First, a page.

The newest "cool" thing for the networks to do is to find something that is popular on the Web and make a real life TV series out of it.
NBC tried last year with "Quarterlife," which still is a popular Web series produced by Marshall Hershovitz and Ed Zwick, who have a series of hits like "30-something" to their credit. "Quarterlife" failed spectacularly, even by NBC's low standards.
"In The Motherhood" started out as a Web series starring Leah Remini, Jenny McCarthy and Chelsea Handler, who starred in episodes based on real-life misadventures of real-life moms. It still has a popular following.
I haven't seen the Web series, but I did watch ABC's pilot for the small-screen version of "In The Motherhood" (ABC, 8 p.m.), which stars Cheryl Hines, Megan Mullally and Jessica St. Clair as three working women/moms. Shot in single-camera style, the pilot includes Hines trying to go on a date with a co-worker; Mullally faking a pregnancy to get all of the perks, such as strangers buying her coffee; and St. Clair telling her kids there is no Santa Claus.
I barely managed even a chuckle. The first rule of comedy is that the program should make you laugh, but despite the pedigree of Hines and Mullally, the only time I even cracked a slight smile was when Hines' oversexed boss (Rachael Harris) had a couple of scenes.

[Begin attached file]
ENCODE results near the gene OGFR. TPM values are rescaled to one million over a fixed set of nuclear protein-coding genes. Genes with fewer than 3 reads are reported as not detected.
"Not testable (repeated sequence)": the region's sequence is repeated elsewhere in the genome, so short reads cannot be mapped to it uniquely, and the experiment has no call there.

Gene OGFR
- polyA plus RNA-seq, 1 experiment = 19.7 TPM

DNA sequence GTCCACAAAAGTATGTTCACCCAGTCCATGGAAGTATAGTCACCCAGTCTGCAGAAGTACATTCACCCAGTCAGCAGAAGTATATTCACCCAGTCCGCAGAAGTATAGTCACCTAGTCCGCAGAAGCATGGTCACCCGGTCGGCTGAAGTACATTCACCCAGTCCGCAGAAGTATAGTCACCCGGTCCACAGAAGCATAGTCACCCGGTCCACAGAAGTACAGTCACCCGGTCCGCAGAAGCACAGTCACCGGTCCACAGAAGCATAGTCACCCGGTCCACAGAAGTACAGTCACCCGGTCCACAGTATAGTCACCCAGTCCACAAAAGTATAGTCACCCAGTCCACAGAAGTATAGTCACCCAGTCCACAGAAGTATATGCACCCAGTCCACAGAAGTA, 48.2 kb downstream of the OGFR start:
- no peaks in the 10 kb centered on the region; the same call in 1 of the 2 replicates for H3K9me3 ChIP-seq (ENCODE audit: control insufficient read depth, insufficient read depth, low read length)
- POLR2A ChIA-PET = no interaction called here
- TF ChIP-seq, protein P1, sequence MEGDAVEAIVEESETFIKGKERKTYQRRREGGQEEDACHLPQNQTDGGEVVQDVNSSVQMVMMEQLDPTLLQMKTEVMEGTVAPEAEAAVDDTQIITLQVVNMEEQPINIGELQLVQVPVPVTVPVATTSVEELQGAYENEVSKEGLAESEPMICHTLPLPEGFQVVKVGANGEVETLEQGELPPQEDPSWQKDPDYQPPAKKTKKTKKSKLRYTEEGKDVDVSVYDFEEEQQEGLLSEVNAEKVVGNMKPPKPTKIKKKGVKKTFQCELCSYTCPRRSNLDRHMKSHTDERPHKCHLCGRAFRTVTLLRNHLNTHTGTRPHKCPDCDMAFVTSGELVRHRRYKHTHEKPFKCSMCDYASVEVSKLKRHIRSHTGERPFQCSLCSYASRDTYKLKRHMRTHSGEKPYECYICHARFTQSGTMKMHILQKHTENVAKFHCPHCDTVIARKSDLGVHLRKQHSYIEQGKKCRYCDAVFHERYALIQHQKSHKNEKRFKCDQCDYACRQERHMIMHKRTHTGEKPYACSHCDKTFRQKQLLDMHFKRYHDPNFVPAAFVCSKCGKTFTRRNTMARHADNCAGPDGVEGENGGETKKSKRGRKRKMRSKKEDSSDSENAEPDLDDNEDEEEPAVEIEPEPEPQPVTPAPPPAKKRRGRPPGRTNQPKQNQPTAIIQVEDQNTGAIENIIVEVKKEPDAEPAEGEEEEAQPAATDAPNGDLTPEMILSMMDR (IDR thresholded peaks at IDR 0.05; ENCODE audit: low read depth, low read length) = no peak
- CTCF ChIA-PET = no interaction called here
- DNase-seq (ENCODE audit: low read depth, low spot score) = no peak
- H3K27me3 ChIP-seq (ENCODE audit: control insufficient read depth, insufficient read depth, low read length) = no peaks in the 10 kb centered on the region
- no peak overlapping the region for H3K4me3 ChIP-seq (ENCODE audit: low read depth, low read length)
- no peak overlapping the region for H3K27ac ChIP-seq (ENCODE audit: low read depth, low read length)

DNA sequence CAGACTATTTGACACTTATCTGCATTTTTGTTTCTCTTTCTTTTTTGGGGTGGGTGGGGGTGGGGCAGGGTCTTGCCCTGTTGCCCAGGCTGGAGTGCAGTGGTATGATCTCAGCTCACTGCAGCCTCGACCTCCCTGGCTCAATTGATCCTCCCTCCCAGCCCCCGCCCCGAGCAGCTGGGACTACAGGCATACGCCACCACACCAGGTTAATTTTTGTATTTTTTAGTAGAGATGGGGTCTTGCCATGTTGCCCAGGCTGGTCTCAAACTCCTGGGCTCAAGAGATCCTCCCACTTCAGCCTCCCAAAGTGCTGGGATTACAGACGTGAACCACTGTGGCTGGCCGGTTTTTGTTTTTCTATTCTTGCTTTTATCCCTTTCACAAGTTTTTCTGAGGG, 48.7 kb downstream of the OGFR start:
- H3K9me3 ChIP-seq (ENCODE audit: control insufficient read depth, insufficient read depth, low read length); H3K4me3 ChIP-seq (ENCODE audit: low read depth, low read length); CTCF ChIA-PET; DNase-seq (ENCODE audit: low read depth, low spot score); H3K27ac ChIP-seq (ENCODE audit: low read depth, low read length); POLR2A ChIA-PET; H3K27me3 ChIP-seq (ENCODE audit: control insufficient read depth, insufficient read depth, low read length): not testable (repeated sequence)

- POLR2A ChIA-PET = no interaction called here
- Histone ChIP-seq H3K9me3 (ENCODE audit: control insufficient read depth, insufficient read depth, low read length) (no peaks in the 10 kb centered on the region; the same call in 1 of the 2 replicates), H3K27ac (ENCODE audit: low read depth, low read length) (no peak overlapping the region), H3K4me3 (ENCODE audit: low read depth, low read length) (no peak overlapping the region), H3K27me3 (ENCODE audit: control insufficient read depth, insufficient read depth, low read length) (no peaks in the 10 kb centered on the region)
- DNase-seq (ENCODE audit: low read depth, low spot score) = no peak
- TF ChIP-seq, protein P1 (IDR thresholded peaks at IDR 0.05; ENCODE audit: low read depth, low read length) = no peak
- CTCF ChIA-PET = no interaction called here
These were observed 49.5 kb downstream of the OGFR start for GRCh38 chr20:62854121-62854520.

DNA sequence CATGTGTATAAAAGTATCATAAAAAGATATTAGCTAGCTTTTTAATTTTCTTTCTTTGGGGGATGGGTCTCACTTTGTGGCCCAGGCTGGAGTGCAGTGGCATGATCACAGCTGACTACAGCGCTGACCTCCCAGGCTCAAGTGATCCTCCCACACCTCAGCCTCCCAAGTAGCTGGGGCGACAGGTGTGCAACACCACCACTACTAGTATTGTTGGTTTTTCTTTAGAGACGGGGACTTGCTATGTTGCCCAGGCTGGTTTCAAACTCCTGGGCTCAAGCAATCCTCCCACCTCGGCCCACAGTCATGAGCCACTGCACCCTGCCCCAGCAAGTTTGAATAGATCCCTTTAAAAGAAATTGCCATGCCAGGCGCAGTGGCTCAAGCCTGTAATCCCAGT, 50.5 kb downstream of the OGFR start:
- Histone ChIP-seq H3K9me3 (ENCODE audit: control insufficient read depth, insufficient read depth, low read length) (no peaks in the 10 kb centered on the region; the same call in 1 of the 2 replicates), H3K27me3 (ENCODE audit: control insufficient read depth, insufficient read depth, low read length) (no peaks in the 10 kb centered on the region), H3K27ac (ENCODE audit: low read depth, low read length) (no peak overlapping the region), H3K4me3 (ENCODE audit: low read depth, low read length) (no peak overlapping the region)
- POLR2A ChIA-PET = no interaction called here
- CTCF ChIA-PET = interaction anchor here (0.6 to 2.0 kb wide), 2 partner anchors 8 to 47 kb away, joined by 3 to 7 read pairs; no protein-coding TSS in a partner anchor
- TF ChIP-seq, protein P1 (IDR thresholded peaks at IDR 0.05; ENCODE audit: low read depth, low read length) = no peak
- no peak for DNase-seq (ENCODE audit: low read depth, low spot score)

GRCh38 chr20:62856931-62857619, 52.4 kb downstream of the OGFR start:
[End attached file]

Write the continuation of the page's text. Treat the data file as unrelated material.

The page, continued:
"Motherhood" is teaming with the return of "Samantha Who?" to temporarily replace the struggling "Ugly Betty" for a few weeks, but ABC is going to have to come up with a better option.
Perhaps mining the internet for program ideas may not be the way to go in the future.
THURSDAY'S BEST BETS: I hope some of you have your NCAA pools intact. March Madness continues tonight (CBS, 7:30 p.m.) and runs through the weekend.
Fishnets and all, the DC Comics magician Zatanna pops up in tonight's "Smallville" (CW, 8 p.m.) As tempted as I was to write all of this backwards, Zatanna grants Chloe a wish to switch bodies with Lois. It's followed by a new "Supernatural," in which the Winchesters find themselves in a parallel world where they work in an office.
New episodes of "Grey's Anatomy" and "Private Practice" follow the sitcoms on ABC, beginning at 9 p.m.
Fox has a double-dose of reality with "American Idol" and "Hell's Kitchen," beginning at 8 p.m.
NBC offers much better sitcom options with "My Name Is Earl," "The Office" and "30 Rock," and that lineup is even better since an "Office" rerun airs at 8:30 p.m. in place of the dreadful "Kath & Kim." They are followed by one of the final episodes of "ER" at 10 p.m.
Finally, on cable, is a new "The Beast" (A&E, 10 p.m.)